Sold shares of Cheesecake Factory (Ticker: CAKE) for 20.8% gain (net FX).
CAKE was trudgying along and then in May the stock popped and went over the $50 level. It had crossed my 20% return level and so I decided that I’m happy to sell the stock and bank the profit. On the back of my mind I was wondering if there were rumblings of someone taking a shot and buying the company much like Buffalo Wild Wings when they got bought out late last year. It’s a ripe target. Sold cash flow, no debt and best in breed in a sector that has had a lot of pressure. I bought in at $44.60 and sold at $54 for a 20.3 percent return on US$ basis. I’m keeping it on my watch list in the event it drops back down into the low $40’s, I may jump back in.
In May I made the decision to add some new stocks to my portfolios. One of them I've had on my watchlist for a long time. The other one's were not on my list but certain events made me want to take a closer look and sure enough I thought they warranted being picked up. The prices for all of them had had some serious moves down in the last year and I decided that they were at a decent enough price point to open up a small position and slowly build them up.
In the next few weeks I will post the mind map videos and podcast simulcast that where I walk through my process of evaluating the company and stock using my 8 questions framework that I teach in my Everyday Investing courses.
New Stock: Bought shares in Johnson and Johnson (Ticker: JNJ)
I've had Johnson and Johnson on my watch list for a long time. I've held it in the past and I got a pretty good return on it. After I sold when it was in the $70's the stock kept on moving and literally doubled. I thought I may never get back in but the stock since the start of the year has been falling and it went down into the mid $120's when I thought it would be good to take a look again. Below are my mind map video and podcast version where I walk through my thought process.
New Stock: Bought shares in MGM resorts International (Ticker: MGM)
MGM has not been on my watchlist and I really wasn't thinking about getting into casino stocks but a recent Supreme Court decisions that essentially legalized sports gambling in the US I thought was a game changer movement that could really put gaming companies in a strong position to move. I did a quick scan and MGM appeared to be not the most producing gaming company but what drew me was management's foresight to build out sports betting platforms and services in the anticipation of the legalization of sports betting. Here's my quick deep dive that lead me to the decision to buy some MGM stock.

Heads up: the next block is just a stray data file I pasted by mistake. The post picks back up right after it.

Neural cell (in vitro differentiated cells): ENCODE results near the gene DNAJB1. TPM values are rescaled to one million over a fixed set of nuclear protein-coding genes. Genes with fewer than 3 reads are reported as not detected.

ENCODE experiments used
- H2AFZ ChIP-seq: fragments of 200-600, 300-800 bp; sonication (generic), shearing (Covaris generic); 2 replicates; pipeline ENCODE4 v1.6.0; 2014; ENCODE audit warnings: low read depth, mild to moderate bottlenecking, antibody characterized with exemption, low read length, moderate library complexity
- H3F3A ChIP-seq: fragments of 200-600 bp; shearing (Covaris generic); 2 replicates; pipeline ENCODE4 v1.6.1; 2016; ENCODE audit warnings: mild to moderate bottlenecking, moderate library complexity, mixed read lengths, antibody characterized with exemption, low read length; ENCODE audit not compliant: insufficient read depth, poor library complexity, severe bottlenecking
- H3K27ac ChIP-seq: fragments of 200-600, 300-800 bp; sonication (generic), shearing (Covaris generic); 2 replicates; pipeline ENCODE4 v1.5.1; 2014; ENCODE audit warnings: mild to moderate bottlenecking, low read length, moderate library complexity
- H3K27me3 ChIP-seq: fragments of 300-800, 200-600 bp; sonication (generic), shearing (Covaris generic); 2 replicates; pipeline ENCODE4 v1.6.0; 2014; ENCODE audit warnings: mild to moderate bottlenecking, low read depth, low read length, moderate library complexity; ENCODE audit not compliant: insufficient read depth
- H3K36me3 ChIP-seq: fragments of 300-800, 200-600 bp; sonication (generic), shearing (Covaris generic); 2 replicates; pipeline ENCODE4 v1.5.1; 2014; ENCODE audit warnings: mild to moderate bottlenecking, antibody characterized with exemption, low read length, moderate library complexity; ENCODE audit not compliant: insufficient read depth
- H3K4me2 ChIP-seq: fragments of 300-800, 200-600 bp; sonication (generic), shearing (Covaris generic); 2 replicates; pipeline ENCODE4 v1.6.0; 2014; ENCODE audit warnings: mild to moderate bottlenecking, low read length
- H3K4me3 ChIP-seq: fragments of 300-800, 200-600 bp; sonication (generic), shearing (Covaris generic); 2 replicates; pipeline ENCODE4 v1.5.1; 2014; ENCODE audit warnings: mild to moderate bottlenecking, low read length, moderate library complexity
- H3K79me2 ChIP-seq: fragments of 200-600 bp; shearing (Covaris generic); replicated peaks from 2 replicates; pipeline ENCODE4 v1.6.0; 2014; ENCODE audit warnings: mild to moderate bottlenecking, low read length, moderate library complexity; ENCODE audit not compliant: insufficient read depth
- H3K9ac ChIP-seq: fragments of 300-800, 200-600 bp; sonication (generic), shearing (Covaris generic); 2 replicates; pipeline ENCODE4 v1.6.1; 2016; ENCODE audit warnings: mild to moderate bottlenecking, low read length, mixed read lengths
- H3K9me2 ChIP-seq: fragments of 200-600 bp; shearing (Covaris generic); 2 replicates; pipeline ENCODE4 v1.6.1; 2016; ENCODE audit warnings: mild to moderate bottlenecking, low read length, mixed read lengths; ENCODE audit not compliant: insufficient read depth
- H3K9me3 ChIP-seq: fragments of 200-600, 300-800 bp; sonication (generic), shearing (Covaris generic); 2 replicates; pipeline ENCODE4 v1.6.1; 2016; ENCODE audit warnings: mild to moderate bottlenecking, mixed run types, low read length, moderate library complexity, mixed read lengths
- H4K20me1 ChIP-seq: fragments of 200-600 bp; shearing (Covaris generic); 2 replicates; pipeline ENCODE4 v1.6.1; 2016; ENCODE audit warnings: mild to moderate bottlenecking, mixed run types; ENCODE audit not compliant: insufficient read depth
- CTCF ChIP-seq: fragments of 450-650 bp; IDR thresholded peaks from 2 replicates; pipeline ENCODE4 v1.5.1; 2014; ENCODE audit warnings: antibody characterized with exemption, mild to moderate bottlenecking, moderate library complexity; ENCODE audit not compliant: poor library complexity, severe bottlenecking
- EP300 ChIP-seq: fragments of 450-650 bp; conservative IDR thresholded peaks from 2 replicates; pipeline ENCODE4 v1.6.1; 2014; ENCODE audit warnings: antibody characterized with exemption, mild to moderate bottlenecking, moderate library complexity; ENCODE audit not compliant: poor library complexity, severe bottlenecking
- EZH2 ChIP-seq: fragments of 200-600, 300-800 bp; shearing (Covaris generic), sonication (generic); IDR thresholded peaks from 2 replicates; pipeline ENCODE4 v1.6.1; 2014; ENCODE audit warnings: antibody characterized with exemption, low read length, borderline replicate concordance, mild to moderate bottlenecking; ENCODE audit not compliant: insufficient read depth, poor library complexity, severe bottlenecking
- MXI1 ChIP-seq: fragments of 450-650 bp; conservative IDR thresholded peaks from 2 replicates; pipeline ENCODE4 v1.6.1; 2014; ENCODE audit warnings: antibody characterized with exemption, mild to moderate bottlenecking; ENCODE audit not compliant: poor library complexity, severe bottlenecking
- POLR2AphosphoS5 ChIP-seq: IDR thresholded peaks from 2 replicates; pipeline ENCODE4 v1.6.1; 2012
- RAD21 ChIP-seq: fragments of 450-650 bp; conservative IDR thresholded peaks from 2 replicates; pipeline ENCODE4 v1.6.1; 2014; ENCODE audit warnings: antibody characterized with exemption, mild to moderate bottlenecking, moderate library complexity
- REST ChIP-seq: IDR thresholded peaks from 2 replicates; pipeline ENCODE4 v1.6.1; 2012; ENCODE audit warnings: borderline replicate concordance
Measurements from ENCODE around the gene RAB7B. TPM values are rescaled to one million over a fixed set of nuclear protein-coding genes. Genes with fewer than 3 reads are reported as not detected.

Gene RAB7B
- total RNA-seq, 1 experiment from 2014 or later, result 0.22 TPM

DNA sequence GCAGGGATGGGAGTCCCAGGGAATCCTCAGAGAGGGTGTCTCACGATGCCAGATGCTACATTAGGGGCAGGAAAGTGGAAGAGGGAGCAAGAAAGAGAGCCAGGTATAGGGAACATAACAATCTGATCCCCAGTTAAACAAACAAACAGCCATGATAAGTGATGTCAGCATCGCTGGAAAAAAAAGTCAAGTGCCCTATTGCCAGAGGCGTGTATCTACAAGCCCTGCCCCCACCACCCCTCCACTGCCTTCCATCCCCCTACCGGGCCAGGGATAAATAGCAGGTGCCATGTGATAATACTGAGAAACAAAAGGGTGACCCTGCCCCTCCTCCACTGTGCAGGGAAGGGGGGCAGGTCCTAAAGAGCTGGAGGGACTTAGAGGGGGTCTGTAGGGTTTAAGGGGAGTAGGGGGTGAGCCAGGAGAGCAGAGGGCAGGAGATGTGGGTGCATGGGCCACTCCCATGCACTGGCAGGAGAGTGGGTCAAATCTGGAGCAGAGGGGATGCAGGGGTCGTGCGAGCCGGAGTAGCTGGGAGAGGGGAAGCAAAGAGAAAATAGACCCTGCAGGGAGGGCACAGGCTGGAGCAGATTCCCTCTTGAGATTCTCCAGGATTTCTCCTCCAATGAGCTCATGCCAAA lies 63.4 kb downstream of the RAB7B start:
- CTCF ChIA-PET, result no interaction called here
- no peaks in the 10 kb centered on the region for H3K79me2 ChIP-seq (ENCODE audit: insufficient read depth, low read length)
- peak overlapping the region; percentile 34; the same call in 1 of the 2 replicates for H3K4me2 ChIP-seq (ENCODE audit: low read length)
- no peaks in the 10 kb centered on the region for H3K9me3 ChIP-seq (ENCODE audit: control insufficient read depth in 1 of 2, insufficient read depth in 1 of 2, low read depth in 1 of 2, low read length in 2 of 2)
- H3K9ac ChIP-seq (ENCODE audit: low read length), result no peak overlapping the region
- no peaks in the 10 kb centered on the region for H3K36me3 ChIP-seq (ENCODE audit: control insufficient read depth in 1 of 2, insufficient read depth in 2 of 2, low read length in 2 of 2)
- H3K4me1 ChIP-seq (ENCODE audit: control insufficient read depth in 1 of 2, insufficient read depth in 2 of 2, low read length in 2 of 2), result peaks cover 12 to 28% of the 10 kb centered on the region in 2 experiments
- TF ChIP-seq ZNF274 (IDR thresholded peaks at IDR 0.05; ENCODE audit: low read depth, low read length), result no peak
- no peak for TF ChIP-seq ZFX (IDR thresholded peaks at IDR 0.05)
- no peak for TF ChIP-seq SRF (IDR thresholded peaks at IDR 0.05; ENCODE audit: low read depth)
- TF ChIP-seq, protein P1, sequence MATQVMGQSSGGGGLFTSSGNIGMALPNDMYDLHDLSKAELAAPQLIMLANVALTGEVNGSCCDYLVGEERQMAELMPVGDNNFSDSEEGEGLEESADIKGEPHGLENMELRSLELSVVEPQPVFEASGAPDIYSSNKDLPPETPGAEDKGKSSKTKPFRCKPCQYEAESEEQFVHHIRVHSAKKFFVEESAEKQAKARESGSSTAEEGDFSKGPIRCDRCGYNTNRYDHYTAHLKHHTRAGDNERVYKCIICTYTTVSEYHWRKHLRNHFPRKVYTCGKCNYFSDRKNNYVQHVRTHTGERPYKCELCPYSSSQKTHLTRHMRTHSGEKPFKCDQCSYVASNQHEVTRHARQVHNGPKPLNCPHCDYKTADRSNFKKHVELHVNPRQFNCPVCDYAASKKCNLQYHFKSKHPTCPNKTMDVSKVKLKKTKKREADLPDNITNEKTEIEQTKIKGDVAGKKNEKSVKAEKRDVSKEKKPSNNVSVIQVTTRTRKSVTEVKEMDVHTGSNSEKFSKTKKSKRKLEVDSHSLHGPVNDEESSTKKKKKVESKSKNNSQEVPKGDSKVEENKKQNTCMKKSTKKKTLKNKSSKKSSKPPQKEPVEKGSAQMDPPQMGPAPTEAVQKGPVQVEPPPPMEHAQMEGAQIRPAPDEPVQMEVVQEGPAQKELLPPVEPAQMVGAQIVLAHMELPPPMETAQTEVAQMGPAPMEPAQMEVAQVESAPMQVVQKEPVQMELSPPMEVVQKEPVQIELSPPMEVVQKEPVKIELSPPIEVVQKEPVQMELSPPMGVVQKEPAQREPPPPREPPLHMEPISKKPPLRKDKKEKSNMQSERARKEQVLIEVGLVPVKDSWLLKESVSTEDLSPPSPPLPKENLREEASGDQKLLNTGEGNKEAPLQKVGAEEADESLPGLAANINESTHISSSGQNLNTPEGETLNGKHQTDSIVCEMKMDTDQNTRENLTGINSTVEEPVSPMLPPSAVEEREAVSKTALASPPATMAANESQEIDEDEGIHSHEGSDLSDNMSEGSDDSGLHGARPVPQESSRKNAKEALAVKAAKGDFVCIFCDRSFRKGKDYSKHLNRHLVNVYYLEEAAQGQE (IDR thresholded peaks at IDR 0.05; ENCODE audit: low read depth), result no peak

New Stock: Bought shares in JD.com (Ticker: JD)
Fitting into my theme of investing in companies that can own the OS, JD.com is positioning itself to become a real player in online retailing. It has been one of the big players in the China market and it is looking to branch out to other parts of Asia. It is very aligned with other players like Tencent and Walmart and aggressively building out its retail ecosystem channels. The stock has been falling and some say the US trade tariff sabre rattling has put pressure on China stocks.
UPDATE #1: Since I made the decision, some significant news has come out. It was announced that Alphabet had made a $550 million dollar investment in JD. I think its a big deal in that it validates JD's value proposition. JD has now entered partnerships with Alphabet, TenCent, and Walmart. These are companies that are aggressively trying to build out online ecosystems to own the OS for distribution in retail. Whoever can control that online platform has a good chance at building durable competitive advantage. Whatever happens, JD has connections with all the main players. The Alphabet connection also signals that both parties are looking to take on Amazon.
UPDATE #2: Since the Alphabet announcement, more events have occurred, specifically from the Mad King himself, who pondering restricting Chinese companies from investing in American technology companies. I wonder now if the JD/Alphabet partnership is now in doubt given the Eye of Sauron is now looking upon China quite aggressively. I cite the potential of a tariff tit-for-tat as serious risk factor that could negatively impact JD.com and other China stocks.
UPDATE #3: Sold shares in JD.com (Ticker: JD) for 28.5 percent loss (Net Forex). This was a tough one. I still think the fundamentals of the business are quite solid as they are aggressively positioning themselves being the OS for retail in China and Asia. They have aligned themselves with some heavy weights (Walmart, Tencent, Google) to build out a formidable retail ecosystem.
So what changed my thinking? Math. The stock fell through the $30 level and my loss position was well over 20 percent. Basic math tells me that the stock would have to pop back over 25 percent to just get to break-even, which given the volatile nature of the stock is quite possible.
The other factor comes to governance. Richard Liu the CEO was arrested for alleged assault and then released in the US in August. He since returned to China. The police said the charges could not be substantiated and so he was released. There have been rumblings that this is not the first time this has happened and so there is a serious cloud on the leadership. Adding to this is that the management structure has been setup so that Liu because of his significant ownership of shares can still run the company. This is a big distraction and I think this will stick to the company.
I was down 28.5 percent which means the stock would have to up almost 40 percent for me to break-even which I think will be pretty tough under this current dynamic. Following my playbook on managing with losses, I decided to sell now and move on. It’s a tough one as at one point the stock was trading in the high $40’s and so I was in a good position. That’s the way investing goes sometimes.